I’m a Virginia Tech alumnus. My thoughts and wishes for recovery go out to the university and Blacksburg community.
There is considerable interest in the amount of damage to one’s hearing that listening to an iPod (or similar portable audio player) can cause. I’ve posted before on Apple’s attempt to prevent harm to hearing from iPods and discussed possible improvements. In the absence of such a solution, it’s important that people understand safe listening levels for iPods and similar devices.
At the recent annual conference of the American Auditory Society, researchers from the University of Colorado and the Children’s Hospital Boston presented the latest data on how long one can safely listen to digital portable music players (Portnuff and Fligor, Output Levels of Portable Music Players).
Firstly, they showed that the danger among all of the players tested (iPod, iPod Mini, iPod Nano, Creative Zen Micro, Sandisk Sansa) are approximately the same. In other words, iPods are no worse for your hearing than any of their competitors.
Secondly, there was no difference in danger to your hearing between different music genres. Believe it or not, R&B music is as potentially damaging as Rock music or Country music. No word on the danger from Opera (although some might suggest that the true danger lies in falling asleep and being exposed to hours of Wagner—or perhaps the danger is in staying awake).
Thirdly, how long you can safely listen to your music player depends on what you are listening with. People choose different earphones to listen to their player: some use the buds provided with the player, some upgrade to expensive insert earphones such as the Etymotic ER6s or Shure E4cs. Some choose to use large headphones that sit over the ears. Depending on which you use, your safe duration of listening is different.
The table below shows the levels calculated by the Boston University researchers that reach the 50% noise dose per day according to NIOSH standards. Exceeding these levels is not a good idea.
For example, if you use Etymotic ER6s (categorized as “Isolators” in the table below) and you are listening with the music player’s volume control at 80%, then you should not listen for more than 50 minutes a day. The authors of this research report even suggest that “more conservative recommendations may be warranted.” Listener beware.
The 2007 San Francisco Chronicle Top 100 Restaurant list was just published today, so I have revised my interactive chart for exploring various aspects of the top entries in San Francisco. I did this previously for the 2006 list using IBM’s Many Eyes, analyzing the SF entries and evaluating the relationships among the rating categories.
Click on the figure to the right to be taken to the website where you can easily plot data on the top SF restaurants according to your choosing. I’ve chosen to plot Food Rating on the horizontal axis, Price on the Vertical axis, and Overall Quality as symbol size. After you click on the figure, you can hover your mouse over each data point and see to which restaurant each corresponds.
As with last year’s list, Ton Kiang continues to be the best valued restaurant in San Francisco (near the right-bottom: high food quality, low price), with Chow, Range, and Delfina among the next best valued.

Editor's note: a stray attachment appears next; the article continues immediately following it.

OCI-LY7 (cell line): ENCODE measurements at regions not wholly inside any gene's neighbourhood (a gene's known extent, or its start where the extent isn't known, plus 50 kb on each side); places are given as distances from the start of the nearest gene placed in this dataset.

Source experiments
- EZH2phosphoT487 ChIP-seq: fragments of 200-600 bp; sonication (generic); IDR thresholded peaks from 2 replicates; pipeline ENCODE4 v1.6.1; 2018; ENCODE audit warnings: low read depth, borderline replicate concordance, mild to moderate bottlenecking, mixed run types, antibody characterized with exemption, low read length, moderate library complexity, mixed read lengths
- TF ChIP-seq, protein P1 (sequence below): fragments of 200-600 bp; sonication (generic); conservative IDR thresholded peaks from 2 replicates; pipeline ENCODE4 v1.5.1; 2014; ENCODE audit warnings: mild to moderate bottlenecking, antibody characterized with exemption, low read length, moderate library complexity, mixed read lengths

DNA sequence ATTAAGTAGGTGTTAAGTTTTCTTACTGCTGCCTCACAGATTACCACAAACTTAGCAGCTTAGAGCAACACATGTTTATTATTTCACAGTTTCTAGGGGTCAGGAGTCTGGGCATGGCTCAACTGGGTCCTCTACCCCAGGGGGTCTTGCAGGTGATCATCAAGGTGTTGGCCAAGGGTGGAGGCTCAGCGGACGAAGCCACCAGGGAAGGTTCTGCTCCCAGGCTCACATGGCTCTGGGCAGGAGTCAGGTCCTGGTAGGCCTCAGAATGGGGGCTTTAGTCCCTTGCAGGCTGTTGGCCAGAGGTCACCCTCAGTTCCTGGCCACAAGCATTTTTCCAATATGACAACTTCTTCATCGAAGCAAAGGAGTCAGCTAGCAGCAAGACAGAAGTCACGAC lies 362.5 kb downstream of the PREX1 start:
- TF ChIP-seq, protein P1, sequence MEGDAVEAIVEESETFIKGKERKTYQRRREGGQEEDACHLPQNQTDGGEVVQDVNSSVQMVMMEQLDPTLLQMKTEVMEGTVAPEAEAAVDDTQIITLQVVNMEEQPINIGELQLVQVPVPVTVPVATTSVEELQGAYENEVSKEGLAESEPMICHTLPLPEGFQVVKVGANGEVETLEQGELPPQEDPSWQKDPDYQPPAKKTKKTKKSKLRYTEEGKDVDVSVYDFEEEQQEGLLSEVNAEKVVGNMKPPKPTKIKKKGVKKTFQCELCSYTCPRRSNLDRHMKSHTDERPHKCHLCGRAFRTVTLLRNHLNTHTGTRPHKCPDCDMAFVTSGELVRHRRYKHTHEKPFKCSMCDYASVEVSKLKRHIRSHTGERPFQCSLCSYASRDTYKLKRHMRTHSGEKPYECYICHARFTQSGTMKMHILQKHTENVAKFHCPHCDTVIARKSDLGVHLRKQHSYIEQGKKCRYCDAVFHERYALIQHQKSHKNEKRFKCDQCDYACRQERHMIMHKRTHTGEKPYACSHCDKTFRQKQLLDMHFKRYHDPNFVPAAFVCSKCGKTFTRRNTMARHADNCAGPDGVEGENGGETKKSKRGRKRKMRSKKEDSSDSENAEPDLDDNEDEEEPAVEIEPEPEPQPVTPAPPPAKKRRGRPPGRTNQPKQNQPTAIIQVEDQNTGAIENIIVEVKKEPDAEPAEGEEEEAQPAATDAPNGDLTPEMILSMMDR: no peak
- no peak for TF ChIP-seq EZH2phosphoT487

One wonders why Kokkari is still in the Top 100 given how it sticks out from the crowd (it’s the tiny dot near the left-top: low food quality, high price). Kokkari used to be a top restaurant in the city, and I wonder if its continued Top 100 presence is simply due to lethargy in updating the list. I noticed that every new restaurant that I added to the list this year had solid 3 ratings across the board while Kokkari has mediocre ratings in each category—which is painfully obvious using the Many Eyes plot—except in atmosphere. There are 73 restaurants in San Francisco with an Overall Quality rating of 3 stars or more—why does the Top 100 list only 52 of them? And why do Hog Island Oyster Company and Tartine Bakery, both entries in the Top 100 Restaurant list, not have any Overall Quality rating at all from the SF Chronicle? Is it because they do not really qualify as restaurants?
As with last time, I did a correlational analysis of the restaurants to see what was responsible for the high ratings, and to see what higher prices bought a customer and what, if anything, is associated with good service.
The data above (see my previous post for an explanation of what this analysis means) shows how each category rating is related to each other. The closer to a value of 1, the more the two categories are related; the closer to a value of 0, the less the two categories are related.
Many of the same relationships hold from last year. The Overall Quality score was predominantly determined by Food Rating (correlation 0.88). This reflects what criteria chief restaurant critic, Michael Bauer, uses to come up with his Overall Quality score (what the SF Chronicle refers to as a restaurant’s rating).
Noisiness was more correlated with the overall score this year (-0.35 this year vs -0.18 last year). Paying more will now get you slightly better service (0.36 this year vs 0.22 last year), although a correlation of 0.36 is still pathetically small—I’d like to see this number well above 0.5. Last year, the only thing that paying more seemed to get you was better atmosphere, but this year the Price is as correlated with Atmosphere (0.6) as it is with Overall Quality (0.56).
Note: I have not considered levels of statistical significance in this analysis, nor have I considered partial correlations which would be a more accurate but more time-consuming approach to this analysis.